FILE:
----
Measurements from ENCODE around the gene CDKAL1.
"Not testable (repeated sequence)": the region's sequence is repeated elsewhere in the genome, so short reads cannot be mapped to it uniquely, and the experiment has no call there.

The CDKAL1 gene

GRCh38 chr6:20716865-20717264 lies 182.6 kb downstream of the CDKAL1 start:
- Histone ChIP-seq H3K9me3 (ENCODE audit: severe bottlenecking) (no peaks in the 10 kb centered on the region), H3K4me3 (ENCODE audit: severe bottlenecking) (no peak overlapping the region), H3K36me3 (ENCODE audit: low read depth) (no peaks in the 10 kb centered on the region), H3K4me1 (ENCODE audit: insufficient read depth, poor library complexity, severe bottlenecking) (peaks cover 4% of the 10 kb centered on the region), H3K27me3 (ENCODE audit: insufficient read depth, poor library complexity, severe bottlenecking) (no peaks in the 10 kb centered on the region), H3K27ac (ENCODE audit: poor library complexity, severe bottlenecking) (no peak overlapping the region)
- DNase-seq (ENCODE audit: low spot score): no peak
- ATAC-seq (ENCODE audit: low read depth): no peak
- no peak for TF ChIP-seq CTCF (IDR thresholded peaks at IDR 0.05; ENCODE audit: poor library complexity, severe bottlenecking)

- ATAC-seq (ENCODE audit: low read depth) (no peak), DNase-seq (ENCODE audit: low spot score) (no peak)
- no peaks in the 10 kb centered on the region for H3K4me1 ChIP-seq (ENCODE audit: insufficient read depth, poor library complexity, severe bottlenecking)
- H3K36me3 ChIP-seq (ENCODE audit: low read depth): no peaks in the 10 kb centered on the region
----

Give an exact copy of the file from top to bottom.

Measurements from ENCODE around the gene CDKAL1.
"Not testable (repeated sequence)": the region's sequence is repeated elsewhere in the genome, so short reads cannot be mapped to it uniquely, and the experiment has no call there.

The CDKAL1 gene

GRCh38 chr6:20716865-20717264 lies 182.6 kb downstream of the CDKAL1 start:
- Histone ChIP-seq H3K9me3 (ENCODE audit: severe bottlenecking) (no peaks in the 10 kb centered on the region), H3K4me3 (ENCODE audit: severe bottlenecking) (no peak overlapping the region), H3K36me3 (ENCODE audit: low read depth) (no peaks in the 10 kb centered on the region), H3K4me1 (ENCODE audit: insufficient read depth, poor library complexity, severe bottlenecking) (peaks cover 4% of the 10 kb centered on the region), H3K27me3 (ENCODE audit: insufficient read depth, poor library complexity, severe bottlenecking) (no peaks in the 10 kb centered on the region), H3K27ac (ENCODE audit: poor library complexity, severe bottlenecking) (no peak overlapping the region)
- DNase-seq (ENCODE audit: low spot score): no peak
- ATAC-seq (ENCODE audit: low read depth): no peak
- no peak for TF ChIP-seq CTCF (IDR thresholded peaks at IDR 0.05; ENCODE audit: poor library complexity, severe bottlenecking)

- ATAC-seq (ENCODE audit: low read depth) (no peak), DNase-seq (ENCODE audit: low spot score) (no peak)
- no peaks in the 10 kb centered on the region for H3K4me1 ChIP-seq (ENCODE audit: insufficient read depth, poor library complexity, severe bottlenecking)
- H3K36me3 ChIP-seq (ENCODE audit: low read depth): no peaks in the 10 kb centered on the region